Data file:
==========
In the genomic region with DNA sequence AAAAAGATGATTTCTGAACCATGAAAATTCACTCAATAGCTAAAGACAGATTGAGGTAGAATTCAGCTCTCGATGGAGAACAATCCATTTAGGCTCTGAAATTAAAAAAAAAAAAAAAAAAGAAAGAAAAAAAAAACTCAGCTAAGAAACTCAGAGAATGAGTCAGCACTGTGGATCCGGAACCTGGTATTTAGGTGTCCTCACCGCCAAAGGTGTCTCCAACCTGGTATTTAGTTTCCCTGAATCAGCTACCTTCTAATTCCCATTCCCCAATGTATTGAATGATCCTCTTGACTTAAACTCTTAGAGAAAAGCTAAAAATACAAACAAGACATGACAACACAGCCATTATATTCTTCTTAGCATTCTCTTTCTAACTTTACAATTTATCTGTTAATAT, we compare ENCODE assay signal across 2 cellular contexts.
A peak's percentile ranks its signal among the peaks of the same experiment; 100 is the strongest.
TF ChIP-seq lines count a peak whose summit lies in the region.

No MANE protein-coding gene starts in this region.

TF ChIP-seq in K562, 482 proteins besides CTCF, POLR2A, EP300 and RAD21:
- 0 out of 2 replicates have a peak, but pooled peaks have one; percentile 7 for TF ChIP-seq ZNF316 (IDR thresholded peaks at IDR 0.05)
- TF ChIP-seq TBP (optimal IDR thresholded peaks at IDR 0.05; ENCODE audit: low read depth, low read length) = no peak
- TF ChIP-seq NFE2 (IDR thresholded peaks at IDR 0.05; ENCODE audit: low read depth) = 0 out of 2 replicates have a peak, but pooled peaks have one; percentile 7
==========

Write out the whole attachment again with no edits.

In the genomic region with DNA sequence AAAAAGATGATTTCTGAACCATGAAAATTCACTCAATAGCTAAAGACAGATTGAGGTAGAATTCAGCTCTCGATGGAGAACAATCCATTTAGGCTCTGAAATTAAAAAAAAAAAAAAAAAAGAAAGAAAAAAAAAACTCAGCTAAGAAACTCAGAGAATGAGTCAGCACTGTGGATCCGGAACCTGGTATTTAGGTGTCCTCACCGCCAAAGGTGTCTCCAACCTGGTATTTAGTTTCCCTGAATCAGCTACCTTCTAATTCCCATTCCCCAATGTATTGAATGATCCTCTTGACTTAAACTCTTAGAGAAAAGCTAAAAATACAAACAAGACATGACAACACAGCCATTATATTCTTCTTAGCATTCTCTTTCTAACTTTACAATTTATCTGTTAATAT, we compare ENCODE assay signal across 2 cellular contexts.
A peak's percentile ranks its signal among the peaks of the same experiment; 100 is the strongest.
TF ChIP-seq lines count a peak whose summit lies in the region.

No MANE protein-coding gene starts in this region.

TF ChIP-seq in K562, 482 proteins besides CTCF, POLR2A, EP300 and RAD21:
- 0 out of 2 replicates have a peak, but pooled peaks have one; percentile 7 for TF ChIP-seq ZNF316 (IDR thresholded peaks at IDR 0.05)
- TF ChIP-seq TBP (optimal IDR thresholded peaks at IDR 0.05; ENCODE audit: low read depth, low read length) = no peak
- TF ChIP-seq NFE2 (IDR thresholded peaks at IDR 0.05; ENCODE audit: low read depth) = 0 out of 2 replicates have a peak, but pooled peaks have one; percentile 7